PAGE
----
I believe in Unschooling.
I agree with Mr. Einstein's words of "It is a very grave mistake to think that the enjoyment of seeing and searching can be promoted by means of coercion and a sense of duty."
It's also cause for yet another of the puzzles my life.
Like that I believe in not harming any living creature but that I eat meat.
And that people who don't follow the rule of using their turn signal piss me off, but that I happily drive 80 miles per hour (or so) on the freeway.
Or that I'm a pacifist, and would like to smack people upside the head sometimes (and once in a while even do).
I have a peculiar set of rules that I adhere to-- ones made up by Me, in accordance with what I deem as sensible or honorable.
I think I'm learning -and accepting- (in my vast wisdom) that two or more opposing things can be true at the same time.
Because my son loves to ride his bike.
And my son did not want to learn to ride his bike.
Being a domineering and authoritative parent who has children live and behave because they are bullied and made to feel it's the only way they can receive my love and acceptance is probably my greatest parental fear.
Coersion and manipulation are not things that I want associated with me.
And as it happens, I am bossy by nature.
On the other hand... I am human.
And my children came to me to have a Human Experience.
Sometimes the call is an easy one. "Am I doing or thinking or feeling this out of Fear?" And if the answer is Yes, then I know it's not something that is True.
But sometimes the answer is not so clear.
Sometimes it feels like the answer is To shake things up. Or For a sense of adventure. Or Because I think he will enjoy it. And I have to dig deeper into my motivation.
So a Mama finds herself saying "Oh, come on, Bud, come snuggle with me! Come, let me read to you for a minute...." and so we end up reading (at his request and his delight) the next five chapters of Georg's Key.
And he learns to ride his bike, and discovers a whole new world - riding and whooping down hills, Independent Play (without his Mama nearby), neighborhood exploration, and growing up.
And he learns to feel satisfaction with something he's Created or drawn with his hands. Something that makes him smile.
And he learns that being challenged and adding numbers in his head is fun.
And he plays with baking soda and vinegar in the sandbox for the next two days.
I have been thinking on these things for a few weeks, now.
For a long time I wondered if I was justifying bullying my children into doing something they didn't want to do "for their own good".
My children have very real interests.... and never would I discourage their explorations and dedication to their pursuits and discoveries.
Never would I consider taking them away from an animal or dinosaur book or video (something they love) and toss them a Mathematics cdrom.
On the other hand.... when my son is standing around and waiting for his friend to get done with her chores so they can go Explore, I'll say, "Here... how about a ten minute game of Bingo?" and then "Addition or Subtraction today?"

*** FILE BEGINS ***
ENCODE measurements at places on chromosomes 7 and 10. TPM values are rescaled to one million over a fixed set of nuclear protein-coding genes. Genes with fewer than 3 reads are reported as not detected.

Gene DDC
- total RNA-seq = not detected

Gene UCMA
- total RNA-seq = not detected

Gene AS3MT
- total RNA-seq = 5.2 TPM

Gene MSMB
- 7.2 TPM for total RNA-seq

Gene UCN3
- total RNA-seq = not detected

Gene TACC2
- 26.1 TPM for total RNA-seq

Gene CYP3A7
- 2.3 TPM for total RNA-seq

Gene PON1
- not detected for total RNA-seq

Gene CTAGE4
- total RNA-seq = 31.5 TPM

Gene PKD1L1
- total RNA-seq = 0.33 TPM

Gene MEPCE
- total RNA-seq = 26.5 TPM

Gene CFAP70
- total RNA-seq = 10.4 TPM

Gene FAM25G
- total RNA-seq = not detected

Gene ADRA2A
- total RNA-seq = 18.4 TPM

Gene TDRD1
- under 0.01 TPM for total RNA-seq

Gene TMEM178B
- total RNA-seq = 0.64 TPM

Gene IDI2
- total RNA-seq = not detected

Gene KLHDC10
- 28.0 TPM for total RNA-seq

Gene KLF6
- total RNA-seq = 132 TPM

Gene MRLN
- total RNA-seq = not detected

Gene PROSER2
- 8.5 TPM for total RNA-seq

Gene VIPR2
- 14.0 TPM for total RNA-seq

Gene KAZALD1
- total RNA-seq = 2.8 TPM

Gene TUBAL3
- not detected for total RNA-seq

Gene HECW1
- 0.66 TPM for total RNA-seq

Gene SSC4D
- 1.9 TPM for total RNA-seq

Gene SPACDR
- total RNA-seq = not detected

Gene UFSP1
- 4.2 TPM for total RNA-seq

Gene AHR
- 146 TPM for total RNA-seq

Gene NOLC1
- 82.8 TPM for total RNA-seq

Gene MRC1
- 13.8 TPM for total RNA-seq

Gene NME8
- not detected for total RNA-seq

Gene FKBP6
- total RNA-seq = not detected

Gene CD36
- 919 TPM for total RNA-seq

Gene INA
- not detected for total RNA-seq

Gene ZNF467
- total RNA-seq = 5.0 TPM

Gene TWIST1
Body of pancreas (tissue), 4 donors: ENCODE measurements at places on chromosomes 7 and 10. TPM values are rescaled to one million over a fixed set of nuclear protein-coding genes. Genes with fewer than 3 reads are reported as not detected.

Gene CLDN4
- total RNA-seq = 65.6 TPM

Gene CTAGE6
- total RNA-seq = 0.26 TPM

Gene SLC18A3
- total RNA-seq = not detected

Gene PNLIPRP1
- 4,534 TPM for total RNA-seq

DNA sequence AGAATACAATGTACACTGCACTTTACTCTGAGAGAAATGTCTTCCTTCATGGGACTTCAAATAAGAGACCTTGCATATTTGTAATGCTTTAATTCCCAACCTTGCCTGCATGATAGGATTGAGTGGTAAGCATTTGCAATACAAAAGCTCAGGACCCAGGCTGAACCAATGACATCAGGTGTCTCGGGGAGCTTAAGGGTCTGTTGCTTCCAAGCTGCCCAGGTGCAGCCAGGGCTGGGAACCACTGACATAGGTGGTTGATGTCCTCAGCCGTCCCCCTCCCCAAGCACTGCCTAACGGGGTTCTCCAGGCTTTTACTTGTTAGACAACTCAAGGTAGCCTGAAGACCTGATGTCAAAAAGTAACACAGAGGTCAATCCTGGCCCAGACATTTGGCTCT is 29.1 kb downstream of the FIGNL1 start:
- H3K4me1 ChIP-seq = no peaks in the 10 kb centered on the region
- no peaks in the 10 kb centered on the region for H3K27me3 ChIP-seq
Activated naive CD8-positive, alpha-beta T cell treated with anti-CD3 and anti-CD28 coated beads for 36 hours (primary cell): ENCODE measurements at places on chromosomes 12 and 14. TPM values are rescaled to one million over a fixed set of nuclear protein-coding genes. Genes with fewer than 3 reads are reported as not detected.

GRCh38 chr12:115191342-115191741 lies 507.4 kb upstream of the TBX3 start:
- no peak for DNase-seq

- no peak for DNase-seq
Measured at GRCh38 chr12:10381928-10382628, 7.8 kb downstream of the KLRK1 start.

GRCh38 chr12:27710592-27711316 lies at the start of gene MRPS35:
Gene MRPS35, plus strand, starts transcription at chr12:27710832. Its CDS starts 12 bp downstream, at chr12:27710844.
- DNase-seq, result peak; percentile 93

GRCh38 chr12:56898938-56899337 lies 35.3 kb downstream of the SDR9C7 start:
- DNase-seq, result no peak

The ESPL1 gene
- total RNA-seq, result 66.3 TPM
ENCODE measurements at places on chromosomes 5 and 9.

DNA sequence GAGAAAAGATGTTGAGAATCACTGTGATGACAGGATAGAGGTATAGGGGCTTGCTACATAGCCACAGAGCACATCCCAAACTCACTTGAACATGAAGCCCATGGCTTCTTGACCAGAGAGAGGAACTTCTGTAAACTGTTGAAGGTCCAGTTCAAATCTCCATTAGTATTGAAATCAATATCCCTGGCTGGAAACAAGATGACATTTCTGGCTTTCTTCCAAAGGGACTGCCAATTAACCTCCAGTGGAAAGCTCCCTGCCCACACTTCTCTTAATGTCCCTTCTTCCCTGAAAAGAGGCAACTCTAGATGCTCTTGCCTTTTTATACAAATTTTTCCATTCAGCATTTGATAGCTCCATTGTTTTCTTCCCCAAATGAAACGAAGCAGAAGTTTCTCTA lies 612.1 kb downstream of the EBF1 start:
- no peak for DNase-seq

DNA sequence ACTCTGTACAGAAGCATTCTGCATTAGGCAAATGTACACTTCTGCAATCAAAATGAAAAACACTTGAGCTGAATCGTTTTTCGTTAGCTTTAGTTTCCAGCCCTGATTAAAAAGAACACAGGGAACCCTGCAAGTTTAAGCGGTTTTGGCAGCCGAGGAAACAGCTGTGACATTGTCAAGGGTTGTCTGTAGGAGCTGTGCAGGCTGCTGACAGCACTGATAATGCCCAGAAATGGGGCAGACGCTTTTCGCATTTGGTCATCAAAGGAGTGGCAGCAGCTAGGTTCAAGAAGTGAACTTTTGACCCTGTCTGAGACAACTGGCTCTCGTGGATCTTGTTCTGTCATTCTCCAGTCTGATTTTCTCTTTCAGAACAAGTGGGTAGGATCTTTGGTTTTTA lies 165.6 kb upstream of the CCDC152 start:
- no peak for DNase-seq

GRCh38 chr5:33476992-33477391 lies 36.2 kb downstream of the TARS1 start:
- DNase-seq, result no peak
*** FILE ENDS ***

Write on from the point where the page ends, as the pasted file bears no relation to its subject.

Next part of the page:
And the thing is... we have a good time. (As long as I don't get my head into a "Let's just finish this" place. That robs the joy of something, but good.)
So a couple of questions arise.
Is it alright (with me and my subscribed philosophy) to interfere if the children find themselves in a lull?
I've found (through interacting in such a way with my son) that since I am (I believe) connected enough with my babes to recognize when they are "resting"- ie processing, needing a break from lots of activity, internalizing something, etc - that the answer is a surprising Yes.
Somehow, some way, getting them out of a place of Complacency... seems to work- and by "work" I mean it benefits all of us. As incongruous as it seems.
But... is that a good reason for doing it?
Am I robbing them of the Joy of Discovery?
If we play math Bingo at age 7, am I subverting his possible discovery of love for Math at age 9? or 12? or 17? (Provided I can hold out that long, of course.)
Does everything under the sun have to be discovered in absolute joy?
I know that these things seem so simple and probably so ridiculous to others.
And in regard to sweeping statements like "You are the parent" I say yes, but it's my job to aid and support them, not make them into something that I think they should be. Even at this young age, I don't get to choose their lives for them.
I think I have to ask myself the hardest question of all (and truthfully see myself) and ask myself if I'm just justifying something that doesn't sit well with me.
Does the end justify the means?
This is the question I haven't answered yet, and the reason I haven't posed (and posted) these questions before now.
Just because we have fun playing Bingo, does that make it alright to wheedle Trev into playing in the first place?
Just because one of his new Heroes is now Davey Crockett, does that make it alright that I said "Yes, you do have to watch it... for fifteen minutes."?
Just because he went through two gallons of vinegar in two days, does that make it alright that initially I said, "Come on, Bub, time for volcanoes...." and gently insisted when he drug his feet?
As I read this and think about it (and sift through the ill feelings) I come to the conclusion that the deciding factor is.... Motive.
Whether I'm choosing it out of dreaded Ego, Fear.... or Joy.
Aaaah...that's what it comes down to.
And if I'm not doing it out of Joy (and/or a sense of "I -honestly and in Love- believe you'll like this and I want to share it with you"), then I'd better damned well change my motivation. I'd better get damned good at swiftly stopping myself in my tracks, and taking the higher ground, instead.
Yup. I think that's it.
Let's bring it in... as long as the motivation is filled with happy Love.